Thursday, May 17, 2012

Daily Thoughts 05/17/2012

Several antique books of alphabets all open in a pile:
1. Manfredi from 1564, with the medieval music used as a cover;
2. Ornamental Alphabets by Freeman Gage Delamotte, 1879 (with the green letters);
3. The Art of Illuminating by W. R. Symms (1860), with red and brown letters showing;
4. Paragraphs on Printing by Bruce Rogers, 1943 – in the background, with the large constructed “R”;
5. Alphabets & Numbers of the Middle Ages by Henry Shaw, at top right.
From: Liam R.E. Quin Pictures of Old Books (2003)
Daily Thoughts 05/17/2012

This morning, I checked the Twitter and Facebook accounts for the library.  I also checked the displays and the gift books.  The Women's Enterprise Development Center offered to come in August. 

The library has the Computer Lab open from 2:00 p.m. to 4:00 p.m..

I read the latest Library Journal for May 15, 2012 and am reading the May 20, 2012 New York Times Book Review.  Libraries often subscribe to The New York Times Book Review before it is released with the Sunday paper.

I spent a little bit of time on learning more of Dreamweaver CS5.  The Codecademy class is making the video on easier to understand.  One thing I have learned from the Codecademy class is that code has to be100% right or it does not work.  The person doing the practice code has to follow the instructions exactly or it does not work. This can be challenging.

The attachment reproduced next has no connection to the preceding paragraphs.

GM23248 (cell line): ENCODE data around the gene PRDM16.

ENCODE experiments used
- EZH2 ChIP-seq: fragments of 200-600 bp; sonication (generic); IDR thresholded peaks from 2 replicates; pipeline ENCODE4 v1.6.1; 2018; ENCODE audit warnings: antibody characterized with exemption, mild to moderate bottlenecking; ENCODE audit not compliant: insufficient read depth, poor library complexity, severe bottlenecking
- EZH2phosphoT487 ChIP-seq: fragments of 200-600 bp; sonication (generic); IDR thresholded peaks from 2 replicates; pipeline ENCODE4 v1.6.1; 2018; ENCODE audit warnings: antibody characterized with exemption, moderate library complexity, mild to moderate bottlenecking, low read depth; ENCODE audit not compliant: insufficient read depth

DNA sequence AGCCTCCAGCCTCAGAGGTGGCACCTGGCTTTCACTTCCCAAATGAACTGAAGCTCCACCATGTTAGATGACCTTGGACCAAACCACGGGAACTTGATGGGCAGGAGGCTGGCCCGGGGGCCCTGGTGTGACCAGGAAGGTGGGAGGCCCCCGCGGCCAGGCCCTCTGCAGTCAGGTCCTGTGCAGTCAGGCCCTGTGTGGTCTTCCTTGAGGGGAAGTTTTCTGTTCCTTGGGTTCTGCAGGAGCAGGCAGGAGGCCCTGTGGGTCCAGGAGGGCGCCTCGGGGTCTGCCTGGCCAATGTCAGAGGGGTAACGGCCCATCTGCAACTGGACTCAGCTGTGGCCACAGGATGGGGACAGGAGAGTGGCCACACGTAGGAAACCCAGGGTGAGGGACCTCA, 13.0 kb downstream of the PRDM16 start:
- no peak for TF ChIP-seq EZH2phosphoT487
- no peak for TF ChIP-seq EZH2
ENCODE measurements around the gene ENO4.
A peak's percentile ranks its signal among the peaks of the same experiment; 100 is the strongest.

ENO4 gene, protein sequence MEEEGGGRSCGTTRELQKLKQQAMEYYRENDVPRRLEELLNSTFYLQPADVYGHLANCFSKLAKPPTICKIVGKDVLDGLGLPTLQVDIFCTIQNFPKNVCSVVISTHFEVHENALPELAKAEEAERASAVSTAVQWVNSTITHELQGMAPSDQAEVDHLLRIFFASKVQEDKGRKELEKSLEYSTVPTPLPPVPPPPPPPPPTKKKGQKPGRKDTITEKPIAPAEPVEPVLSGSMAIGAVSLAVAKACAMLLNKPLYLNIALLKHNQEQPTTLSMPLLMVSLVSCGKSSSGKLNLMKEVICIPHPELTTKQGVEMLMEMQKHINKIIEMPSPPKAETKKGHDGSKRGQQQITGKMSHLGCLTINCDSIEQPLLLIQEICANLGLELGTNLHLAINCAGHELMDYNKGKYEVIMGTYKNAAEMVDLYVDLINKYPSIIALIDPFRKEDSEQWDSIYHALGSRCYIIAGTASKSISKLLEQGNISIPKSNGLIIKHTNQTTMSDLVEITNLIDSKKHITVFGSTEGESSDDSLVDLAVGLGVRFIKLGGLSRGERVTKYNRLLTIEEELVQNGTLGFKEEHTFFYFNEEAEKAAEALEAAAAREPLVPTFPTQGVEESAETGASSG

I spent some time thinking about which displays which I might do during the coming year.  In addition to the current events and current biography book display, I try and do a new book display each month.

On the way home, I started reading Alexander Pope's translation of Ulysses.  It is an 18th century  translation which makes it a very different experience to read.  I downloaded it for free on my Kindle Touch.  It is a bit odd reading this version of Ulysses.  It has some rather anachronistic touches in it with some of the descriptions.  I remember my father reading me Ulysses when I was six.  There is an essay at the beginning of the book about the life of Homer.

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